Plastic-Made Beasts Roam Around Singapore's ArtScience Museum

Wind Walkers: Theo Jansen's Strandbeests runs until September 30.

( When Dutch artist Theo Jansen started putting together large beast-like mechanisms from plastic pipes and bottles in 1990, little did he know that it would give birth to a whole series of self-propelled, wind-powered sculptures that resemble walking animals. He dedicated 28 years of his life to creating these strandbeesten (Dutch for "beach beasts," singular strandbeest), developing each "generation" and "breed" through his skills in art, engineering, and math. To celebrate this amazing feat, 13 of his large-scale creations are now on display at the Wind Walkers exhibit at the ArtScience Museum in Singapore until September 30.

The Wind Walkers exhibit explores how Jansen's beach-walking creatures have dramatically transformed over the years.
PHOTO BY Christa I. De La Cruz
The "Animaris Sabulosa" was the first animal capable of walking sideways against the direction of the wind.
PHOTO BY Christa I. De La Cruz

The first strandbeest assembled from "yellow PVC tubes, satay skewers, and tapes" was Jansen's response to the Netherlands' rising sea levels, and the possibility of the "[reduction] of [their] national territory to what it was in medieval times." They were also made with recycled plastic bottles that can store air and sails that allow them to harvest more wind energy for walking. These "animals on the beach," according to him, are in charge of loosening sand in large quantities and throwing it into air to form dunes, create natural barriers, and protect the coastline.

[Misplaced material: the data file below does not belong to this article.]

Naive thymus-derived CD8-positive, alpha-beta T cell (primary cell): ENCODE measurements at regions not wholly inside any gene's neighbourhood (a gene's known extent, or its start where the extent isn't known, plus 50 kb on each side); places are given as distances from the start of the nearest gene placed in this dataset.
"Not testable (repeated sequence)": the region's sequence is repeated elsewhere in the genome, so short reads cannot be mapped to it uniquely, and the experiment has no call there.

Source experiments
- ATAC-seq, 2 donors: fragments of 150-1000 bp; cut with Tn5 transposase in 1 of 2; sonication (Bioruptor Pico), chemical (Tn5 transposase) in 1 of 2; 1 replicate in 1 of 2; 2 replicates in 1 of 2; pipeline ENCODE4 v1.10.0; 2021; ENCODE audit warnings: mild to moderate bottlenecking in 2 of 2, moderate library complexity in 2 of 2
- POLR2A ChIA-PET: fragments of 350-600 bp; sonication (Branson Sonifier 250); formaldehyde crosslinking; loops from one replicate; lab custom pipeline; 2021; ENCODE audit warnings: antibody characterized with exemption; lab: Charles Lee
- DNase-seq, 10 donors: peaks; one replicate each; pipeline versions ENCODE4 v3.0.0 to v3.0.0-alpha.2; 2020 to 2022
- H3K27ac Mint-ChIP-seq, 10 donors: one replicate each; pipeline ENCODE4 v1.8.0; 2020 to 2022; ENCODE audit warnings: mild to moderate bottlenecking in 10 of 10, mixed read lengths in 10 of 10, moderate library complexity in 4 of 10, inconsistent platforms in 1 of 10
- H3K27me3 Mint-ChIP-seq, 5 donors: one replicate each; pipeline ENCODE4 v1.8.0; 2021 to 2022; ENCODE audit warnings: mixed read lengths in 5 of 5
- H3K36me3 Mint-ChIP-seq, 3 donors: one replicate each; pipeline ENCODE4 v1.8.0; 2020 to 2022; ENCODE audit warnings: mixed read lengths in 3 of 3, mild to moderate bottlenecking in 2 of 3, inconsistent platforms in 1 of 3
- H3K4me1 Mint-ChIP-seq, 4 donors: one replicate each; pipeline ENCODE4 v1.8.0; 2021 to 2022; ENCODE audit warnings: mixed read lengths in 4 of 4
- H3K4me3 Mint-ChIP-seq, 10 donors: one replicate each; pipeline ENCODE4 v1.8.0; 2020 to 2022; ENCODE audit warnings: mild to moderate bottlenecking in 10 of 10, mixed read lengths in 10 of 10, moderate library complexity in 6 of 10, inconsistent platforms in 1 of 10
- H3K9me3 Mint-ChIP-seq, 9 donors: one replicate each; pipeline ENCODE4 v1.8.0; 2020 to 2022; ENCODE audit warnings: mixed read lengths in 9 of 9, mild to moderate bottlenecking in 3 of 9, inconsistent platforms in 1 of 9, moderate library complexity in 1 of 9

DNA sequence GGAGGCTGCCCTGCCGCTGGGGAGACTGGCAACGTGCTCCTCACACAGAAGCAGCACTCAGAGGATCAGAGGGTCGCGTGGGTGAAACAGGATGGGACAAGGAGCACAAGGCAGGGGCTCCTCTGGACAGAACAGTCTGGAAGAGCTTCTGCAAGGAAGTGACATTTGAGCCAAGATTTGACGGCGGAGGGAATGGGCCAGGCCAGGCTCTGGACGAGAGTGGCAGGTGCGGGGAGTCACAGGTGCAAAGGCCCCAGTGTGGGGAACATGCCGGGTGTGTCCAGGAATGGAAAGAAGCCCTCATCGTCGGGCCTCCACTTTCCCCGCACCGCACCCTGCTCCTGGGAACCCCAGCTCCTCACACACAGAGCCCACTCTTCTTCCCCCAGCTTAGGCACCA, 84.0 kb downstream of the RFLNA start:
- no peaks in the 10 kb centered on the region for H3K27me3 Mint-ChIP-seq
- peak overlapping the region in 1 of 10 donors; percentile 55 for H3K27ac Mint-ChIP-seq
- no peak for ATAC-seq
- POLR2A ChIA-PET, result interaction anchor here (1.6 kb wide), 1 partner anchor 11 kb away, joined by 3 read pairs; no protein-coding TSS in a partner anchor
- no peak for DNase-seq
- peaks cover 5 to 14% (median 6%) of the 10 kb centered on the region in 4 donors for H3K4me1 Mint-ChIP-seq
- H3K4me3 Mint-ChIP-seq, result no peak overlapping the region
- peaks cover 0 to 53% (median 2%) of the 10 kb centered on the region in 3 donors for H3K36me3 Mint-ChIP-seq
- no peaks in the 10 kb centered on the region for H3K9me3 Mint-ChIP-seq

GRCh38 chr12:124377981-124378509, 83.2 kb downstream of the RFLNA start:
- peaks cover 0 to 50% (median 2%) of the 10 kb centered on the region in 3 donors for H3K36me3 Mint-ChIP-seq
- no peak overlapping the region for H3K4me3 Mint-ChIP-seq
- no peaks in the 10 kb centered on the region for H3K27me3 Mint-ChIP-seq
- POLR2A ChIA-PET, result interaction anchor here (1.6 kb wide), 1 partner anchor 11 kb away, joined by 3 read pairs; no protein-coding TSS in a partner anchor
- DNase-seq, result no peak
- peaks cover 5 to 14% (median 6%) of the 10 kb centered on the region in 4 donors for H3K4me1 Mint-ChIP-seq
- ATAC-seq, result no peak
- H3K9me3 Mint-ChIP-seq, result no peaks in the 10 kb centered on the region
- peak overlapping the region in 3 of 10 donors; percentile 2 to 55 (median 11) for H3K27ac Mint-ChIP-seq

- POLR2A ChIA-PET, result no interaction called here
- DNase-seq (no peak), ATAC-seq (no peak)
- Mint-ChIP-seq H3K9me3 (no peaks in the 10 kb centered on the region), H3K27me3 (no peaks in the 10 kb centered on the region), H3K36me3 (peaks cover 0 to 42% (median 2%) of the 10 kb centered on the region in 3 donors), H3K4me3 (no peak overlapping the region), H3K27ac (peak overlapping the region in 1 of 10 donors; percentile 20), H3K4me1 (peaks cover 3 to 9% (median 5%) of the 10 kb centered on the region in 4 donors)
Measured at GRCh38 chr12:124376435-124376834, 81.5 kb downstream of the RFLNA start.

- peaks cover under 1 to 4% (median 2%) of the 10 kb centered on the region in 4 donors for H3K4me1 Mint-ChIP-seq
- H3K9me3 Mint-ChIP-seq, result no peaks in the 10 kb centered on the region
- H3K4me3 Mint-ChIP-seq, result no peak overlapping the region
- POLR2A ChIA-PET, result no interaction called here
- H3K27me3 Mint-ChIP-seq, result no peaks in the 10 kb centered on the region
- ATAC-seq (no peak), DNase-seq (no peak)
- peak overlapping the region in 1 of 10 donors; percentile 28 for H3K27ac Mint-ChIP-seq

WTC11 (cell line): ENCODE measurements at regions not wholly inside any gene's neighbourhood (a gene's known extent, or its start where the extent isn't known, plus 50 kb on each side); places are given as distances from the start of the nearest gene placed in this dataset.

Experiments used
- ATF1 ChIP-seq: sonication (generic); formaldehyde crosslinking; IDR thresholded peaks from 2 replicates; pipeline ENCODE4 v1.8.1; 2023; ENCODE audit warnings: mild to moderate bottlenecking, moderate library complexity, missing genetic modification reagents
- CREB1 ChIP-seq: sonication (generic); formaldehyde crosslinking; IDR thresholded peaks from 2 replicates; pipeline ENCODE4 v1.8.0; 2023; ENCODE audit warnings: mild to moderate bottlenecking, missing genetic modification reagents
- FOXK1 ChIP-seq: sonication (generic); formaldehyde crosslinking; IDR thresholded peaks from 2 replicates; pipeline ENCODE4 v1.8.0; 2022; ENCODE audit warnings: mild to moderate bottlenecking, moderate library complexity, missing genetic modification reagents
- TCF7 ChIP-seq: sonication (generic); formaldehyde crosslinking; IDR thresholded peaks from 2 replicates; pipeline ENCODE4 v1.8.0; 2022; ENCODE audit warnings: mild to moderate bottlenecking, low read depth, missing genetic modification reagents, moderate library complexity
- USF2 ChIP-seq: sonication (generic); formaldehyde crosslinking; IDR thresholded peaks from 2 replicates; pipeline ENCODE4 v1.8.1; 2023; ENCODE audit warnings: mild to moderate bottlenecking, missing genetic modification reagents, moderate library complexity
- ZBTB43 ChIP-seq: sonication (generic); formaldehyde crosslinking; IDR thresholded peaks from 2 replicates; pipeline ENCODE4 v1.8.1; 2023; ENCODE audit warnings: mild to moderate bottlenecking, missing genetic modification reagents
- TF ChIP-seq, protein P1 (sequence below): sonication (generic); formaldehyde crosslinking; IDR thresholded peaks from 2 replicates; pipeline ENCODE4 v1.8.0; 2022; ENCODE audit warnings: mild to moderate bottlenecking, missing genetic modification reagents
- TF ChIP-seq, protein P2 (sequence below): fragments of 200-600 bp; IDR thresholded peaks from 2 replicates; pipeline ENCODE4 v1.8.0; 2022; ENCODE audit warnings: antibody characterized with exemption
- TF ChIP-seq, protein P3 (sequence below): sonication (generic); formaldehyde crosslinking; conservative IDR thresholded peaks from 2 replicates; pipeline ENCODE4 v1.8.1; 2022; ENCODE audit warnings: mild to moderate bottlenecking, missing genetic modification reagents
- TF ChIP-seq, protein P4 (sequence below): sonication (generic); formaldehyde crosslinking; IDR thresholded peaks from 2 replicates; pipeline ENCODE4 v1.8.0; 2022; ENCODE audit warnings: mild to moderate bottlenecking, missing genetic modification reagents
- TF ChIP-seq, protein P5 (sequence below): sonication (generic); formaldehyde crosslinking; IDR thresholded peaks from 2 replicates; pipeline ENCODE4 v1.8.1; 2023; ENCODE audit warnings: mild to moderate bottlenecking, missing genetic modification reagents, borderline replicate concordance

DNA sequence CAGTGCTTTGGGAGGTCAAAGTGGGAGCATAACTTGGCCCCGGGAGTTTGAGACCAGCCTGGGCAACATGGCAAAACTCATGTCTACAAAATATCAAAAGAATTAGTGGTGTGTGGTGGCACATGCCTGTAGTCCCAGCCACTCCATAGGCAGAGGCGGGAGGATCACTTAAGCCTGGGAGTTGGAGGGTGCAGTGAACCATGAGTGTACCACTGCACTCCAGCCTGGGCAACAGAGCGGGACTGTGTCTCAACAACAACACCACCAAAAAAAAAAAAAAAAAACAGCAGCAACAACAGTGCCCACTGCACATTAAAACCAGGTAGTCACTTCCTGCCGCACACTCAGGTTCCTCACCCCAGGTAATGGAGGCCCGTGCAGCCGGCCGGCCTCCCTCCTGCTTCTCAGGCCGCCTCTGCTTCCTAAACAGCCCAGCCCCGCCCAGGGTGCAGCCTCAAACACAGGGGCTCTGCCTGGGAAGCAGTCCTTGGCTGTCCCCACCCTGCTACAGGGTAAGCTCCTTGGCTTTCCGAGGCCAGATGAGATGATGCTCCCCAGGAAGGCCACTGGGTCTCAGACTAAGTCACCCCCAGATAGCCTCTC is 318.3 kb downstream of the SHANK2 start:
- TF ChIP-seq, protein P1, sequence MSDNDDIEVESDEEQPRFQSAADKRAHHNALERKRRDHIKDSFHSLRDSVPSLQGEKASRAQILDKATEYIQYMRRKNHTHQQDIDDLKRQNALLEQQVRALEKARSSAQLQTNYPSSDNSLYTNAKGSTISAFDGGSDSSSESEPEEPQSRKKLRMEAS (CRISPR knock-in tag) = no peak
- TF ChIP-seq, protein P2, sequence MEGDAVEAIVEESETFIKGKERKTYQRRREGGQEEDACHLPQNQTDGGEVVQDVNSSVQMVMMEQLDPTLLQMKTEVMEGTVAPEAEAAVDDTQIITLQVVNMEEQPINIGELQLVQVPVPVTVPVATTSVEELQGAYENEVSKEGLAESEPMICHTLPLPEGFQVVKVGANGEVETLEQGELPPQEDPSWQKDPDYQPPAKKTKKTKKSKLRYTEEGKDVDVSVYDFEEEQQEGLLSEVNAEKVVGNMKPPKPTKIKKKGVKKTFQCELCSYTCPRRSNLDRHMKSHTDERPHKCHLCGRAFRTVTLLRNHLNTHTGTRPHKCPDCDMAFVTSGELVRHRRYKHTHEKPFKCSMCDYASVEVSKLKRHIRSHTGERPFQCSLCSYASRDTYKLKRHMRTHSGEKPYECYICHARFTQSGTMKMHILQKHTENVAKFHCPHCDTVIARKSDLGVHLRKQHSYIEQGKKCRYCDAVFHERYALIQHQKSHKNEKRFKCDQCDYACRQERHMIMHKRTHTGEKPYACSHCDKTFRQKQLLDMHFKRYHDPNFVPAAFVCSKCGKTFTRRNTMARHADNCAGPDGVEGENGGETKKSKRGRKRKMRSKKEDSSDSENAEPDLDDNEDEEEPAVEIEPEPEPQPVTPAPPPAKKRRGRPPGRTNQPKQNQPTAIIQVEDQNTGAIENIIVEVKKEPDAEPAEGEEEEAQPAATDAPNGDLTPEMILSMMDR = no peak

The "Animaris Proboscis" was built during the "Period of Gentle Breeze" (2013-2015).
PHOTO BY Christa I. De La Cruz
The "Animaris Rigide Properans" has a propeller attached to the back, letting it walk sideways at considerable speed.
PHOTO BY Christa I. De La Cruz
Because of its numerous large sails, the "Animaris Turgentia Vela" changes its walking speed depending on the strength of the wind.
PHOTO BY Christa I. De La Cruz

From then on, he started creating plastic-made animals that he was able to identify in terms of taxonomy classifications. He came up with a total of 11 families, starting with his first beach animal, the "Animaris Vulgaris," under the Gluton classification. The timeline, so far, ends with the Bruchum family, which includes the first ever caterpillar-like strandbeest that could move, the "Animaris Bruchus Primas;" and the first caterpillar powered by the wind, "Animaris Mulus." It’s interesting to note that the Netherlands' yellow plastic pipes slowly fade to a white color when exposed to the sun, making it a useful method for determining the age of the strandbeesten.

Concept sketches by Theo Jansen
PHOTO BY Christa I. De La Cruz
The yellow-to-white color scheme of PVC tubes is unique to the Netherlands.
PHOTO BY Christa I. De La Cruz
Jansen's studio in Delft is near the western seaboard of the Netherlands.
PHOTO BY Christa I. De La Cruz

The exhibit also showcases Jansen’s process of creating his liege of strandbeest, starting from his concept sketches and assembly materials to a computer he used in the '90s to crunch the numbers for his walking mechanism. 

It seems that Jansen is not stopping his development of beach beasts anytime soon. His summers are often spent at his studio in Delft, near the ocean, where he sometimes takes the animals for a walk on the soft sand. 

Wind Walkers: Theo Jansen's Strandbeests runs until September 30 at ArtScience Museum, ArtScience Museum, Marina Bay Sands, 10 Bayfront Avenue, Singapore. For more information, visit the ArtScience Museum or Strandbeest website.


How to Get There

Singapore Airlines flies daily from Ninoy Aquino International Airport Terminal 3 in Manila to Changi Airport in Singapore. Marina Bay Sands can be accessed through the Bayfront MRT Station.

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